In Russia, an Election Seen as Settled Will Be Gauged for Signs of Dissent

Russian authorities on Thursday banned from the presidential race the only candidate who had openly contested President Vladimir V. Putin’s hold on power in Russia, and who called the decision to invade Ukraine a “fatal mistake.”

The move by Russia’s Central Electoral Commission, the body that administers elections in Russia, was the latest predictable twist in a campaign that few doubt will result in Mr. Putin’s re-election in March.

Mr. Putin’s expected victory in the March 15-17 presidential election would secure him a fifth term in the Kremlin, cementing his rule as one of the longest and most consequential in Russian history.

The commission’s dismissal of the antiwar candidate, Boris B. Nadezhdin, demonstrated how the Kremlin has decided to remove all contenders who deviate from the party line. Mr. Nadezhdin had made his intention to stop the war in Ukraine central to his campaign, drawing thousands of supporters across Russia.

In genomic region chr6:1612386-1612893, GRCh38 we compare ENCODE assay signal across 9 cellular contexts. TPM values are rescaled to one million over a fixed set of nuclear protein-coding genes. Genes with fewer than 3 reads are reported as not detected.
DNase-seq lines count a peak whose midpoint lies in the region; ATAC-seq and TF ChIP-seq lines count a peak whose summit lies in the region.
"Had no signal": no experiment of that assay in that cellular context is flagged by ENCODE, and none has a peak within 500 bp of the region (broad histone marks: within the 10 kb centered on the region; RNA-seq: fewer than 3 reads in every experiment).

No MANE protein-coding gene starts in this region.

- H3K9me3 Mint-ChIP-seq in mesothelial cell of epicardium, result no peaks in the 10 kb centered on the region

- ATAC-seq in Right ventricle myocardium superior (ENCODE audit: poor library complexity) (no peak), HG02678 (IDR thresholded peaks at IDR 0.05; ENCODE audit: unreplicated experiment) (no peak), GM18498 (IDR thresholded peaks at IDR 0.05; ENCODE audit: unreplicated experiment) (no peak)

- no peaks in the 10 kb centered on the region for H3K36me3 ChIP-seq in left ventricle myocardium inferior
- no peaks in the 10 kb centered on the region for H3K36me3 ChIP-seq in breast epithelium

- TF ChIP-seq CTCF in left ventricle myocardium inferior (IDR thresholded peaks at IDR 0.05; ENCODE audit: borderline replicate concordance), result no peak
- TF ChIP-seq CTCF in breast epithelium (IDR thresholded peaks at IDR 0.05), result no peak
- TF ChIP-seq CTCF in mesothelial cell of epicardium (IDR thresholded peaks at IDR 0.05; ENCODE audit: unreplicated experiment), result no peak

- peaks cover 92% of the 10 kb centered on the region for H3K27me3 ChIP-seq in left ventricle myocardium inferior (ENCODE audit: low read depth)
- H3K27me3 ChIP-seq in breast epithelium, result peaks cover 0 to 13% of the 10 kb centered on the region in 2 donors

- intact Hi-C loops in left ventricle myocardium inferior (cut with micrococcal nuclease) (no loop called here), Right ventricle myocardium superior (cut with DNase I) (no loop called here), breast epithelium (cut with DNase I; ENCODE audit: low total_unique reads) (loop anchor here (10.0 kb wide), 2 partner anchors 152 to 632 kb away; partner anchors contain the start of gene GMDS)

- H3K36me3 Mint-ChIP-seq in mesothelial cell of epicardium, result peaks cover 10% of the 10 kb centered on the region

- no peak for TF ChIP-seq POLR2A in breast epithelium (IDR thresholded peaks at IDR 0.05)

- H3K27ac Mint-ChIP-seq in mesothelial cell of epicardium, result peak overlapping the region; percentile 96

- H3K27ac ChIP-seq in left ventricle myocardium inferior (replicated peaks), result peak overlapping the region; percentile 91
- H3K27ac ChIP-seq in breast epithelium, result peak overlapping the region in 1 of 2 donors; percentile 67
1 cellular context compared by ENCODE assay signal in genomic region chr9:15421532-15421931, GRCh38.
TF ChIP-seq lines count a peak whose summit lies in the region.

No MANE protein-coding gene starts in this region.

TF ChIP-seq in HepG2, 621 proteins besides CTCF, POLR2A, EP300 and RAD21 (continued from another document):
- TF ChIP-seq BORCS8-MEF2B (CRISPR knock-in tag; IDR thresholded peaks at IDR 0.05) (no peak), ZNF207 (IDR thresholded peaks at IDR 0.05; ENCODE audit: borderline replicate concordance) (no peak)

More than 112 million people, including in occupied areas of Ukraine, have the right to vote in the election, and about 65 percent of them are expected to do so based on the turnout in previous elections.

Instead of an election, analysts say the upcoming vote will mainly be a referendum on Mr. Putin’s policies — most of all his decision to invade Ukraine two years ago.

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